IT is clear that most people are doing their best to behave according to the rules and guidance around Covid. However, it is equally clear that many, to use a colloquialism, are just not bothering their shirts. We see examples most days on TV. (Even those of us who are bothering will inadvertently make mistakes. I had an engineer visit me about a broadband problem, and in the conversation I completely forgot about distancing. But the non-botherers are a real threat to us all.)

A big problem in dealing with Covid is that there is no effective policing. Police Scotland tell us, understandably, that they simply do not have the resources to do that. What we need is an analogy to traffic wardens – who effectively fulfil the police function in a limited area of operation. At the same time, if we were to recruit people to perform an analogous function, there would no long-term prospect to the job – for we do hope to see the end of Covid within a year at most. An alternative would be to retrain existing traffic wardens to the Covid function. They are already able to issue on-the-spot fines and are experienced in dealing with face-to-face confrontation – with drivers who turn up as they are issuing the ticket. There would have to be consultation with the appropriate union, because the hours would have to be substantially altered, and remuneration increased appropriately.

Of course, traffic wardens operate mostly in the cities, and alternatives would have to be arranged for other areas.

What is more important? Keeping cars to the permitted places, or preventing people from dying or from suffering long-term health problems? The wardens might even carry out both functions simultaneously, again with appropriate consultation and additional remuneration.

But if we wish to continue with the current restrictions, never mind further loosening, significant policing is clearly going to be necessary.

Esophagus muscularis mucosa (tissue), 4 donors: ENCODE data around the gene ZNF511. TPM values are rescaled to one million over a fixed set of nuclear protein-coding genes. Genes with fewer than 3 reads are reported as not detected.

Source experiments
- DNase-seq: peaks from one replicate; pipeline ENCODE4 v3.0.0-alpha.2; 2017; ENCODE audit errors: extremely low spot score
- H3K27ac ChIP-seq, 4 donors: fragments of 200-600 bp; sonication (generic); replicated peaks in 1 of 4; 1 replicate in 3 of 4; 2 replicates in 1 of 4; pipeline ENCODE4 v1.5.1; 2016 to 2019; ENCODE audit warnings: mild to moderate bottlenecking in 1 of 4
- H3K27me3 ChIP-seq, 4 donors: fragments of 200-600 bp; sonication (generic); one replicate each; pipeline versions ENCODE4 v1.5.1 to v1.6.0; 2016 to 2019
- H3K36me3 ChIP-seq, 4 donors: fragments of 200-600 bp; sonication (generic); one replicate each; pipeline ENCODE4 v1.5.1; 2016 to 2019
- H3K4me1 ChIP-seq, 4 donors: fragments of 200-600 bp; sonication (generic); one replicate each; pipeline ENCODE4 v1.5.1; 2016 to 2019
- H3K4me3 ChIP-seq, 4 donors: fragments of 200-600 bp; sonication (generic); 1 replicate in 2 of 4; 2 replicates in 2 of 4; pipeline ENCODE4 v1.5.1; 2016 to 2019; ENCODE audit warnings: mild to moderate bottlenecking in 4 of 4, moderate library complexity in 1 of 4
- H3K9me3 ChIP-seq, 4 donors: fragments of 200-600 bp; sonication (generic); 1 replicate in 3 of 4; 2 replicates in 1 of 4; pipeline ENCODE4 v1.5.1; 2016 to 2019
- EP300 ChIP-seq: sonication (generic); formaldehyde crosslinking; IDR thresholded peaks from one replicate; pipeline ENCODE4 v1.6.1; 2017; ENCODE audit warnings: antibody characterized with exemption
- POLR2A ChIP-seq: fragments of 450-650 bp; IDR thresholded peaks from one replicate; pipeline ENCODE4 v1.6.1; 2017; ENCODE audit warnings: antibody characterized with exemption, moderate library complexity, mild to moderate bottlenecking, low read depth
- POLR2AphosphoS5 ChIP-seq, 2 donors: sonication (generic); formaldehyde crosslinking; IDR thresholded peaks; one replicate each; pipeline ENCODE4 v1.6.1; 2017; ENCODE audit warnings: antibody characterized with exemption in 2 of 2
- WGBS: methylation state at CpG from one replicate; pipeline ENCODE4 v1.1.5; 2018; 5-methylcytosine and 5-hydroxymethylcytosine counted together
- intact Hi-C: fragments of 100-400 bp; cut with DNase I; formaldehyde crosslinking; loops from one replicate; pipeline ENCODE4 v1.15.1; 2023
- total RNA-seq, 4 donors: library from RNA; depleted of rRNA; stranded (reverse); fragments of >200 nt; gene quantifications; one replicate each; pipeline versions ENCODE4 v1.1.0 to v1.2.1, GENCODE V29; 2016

James McKelvie, Glasgow G76.

FOR the older and vulnerable among us, it is not the wearing of masks that causes anxiety (Stuart Waiton, "Masks do little but encourage a sense of anxiety", The Herald, August 4). Much more concerning is the unstated assumption made by both this self-proclaimed expert in droplet and aerosol transmission, and by the public health specialist ("Scientist supports virus herd immunity policy", The Herald, August 4) that the elderly and vulnerable can be sacrificed for the good of the economy.

Mr Waiton's new-found expertise allows him to contradict the general consensus that while masks have limited value in protecting the wearer, they make an enormous contribution to preventing spread from infected persons. Professor Bhopal may well be right that herd immunity to Covid-19 can be achieved, although this would be questioned by many other specialists. The problem is, that while facilitating disease transmission might lead some younger people to acquire the virus, it will not only expose them to possibly serious risk of death, but will also mean their carrying the virus into the wider community. Unless older and vulnerable people are, in effect locked away “for their own safety”, they will be unnecessarily exposed.

The sound of eugenics, as supported by Dominic Cummings, is not far away.

Dr RM Morris, Ellon.

THE wearing of face masks, sanitising your hands and keeping a safe distance ain't rocket science. As our understanding of this new disease has developed, so has advice given to the public. Again not a surprise. Stuart Waiton's rant on the "inconvenience" of wearing masks is typical of those who are ever ready to criticise but rarely give alternatives to contain this disease.

Stop moaning, stop being selfish, learn to live with these strategies in order to keep our population safe.

Moira Smith, Johnstone.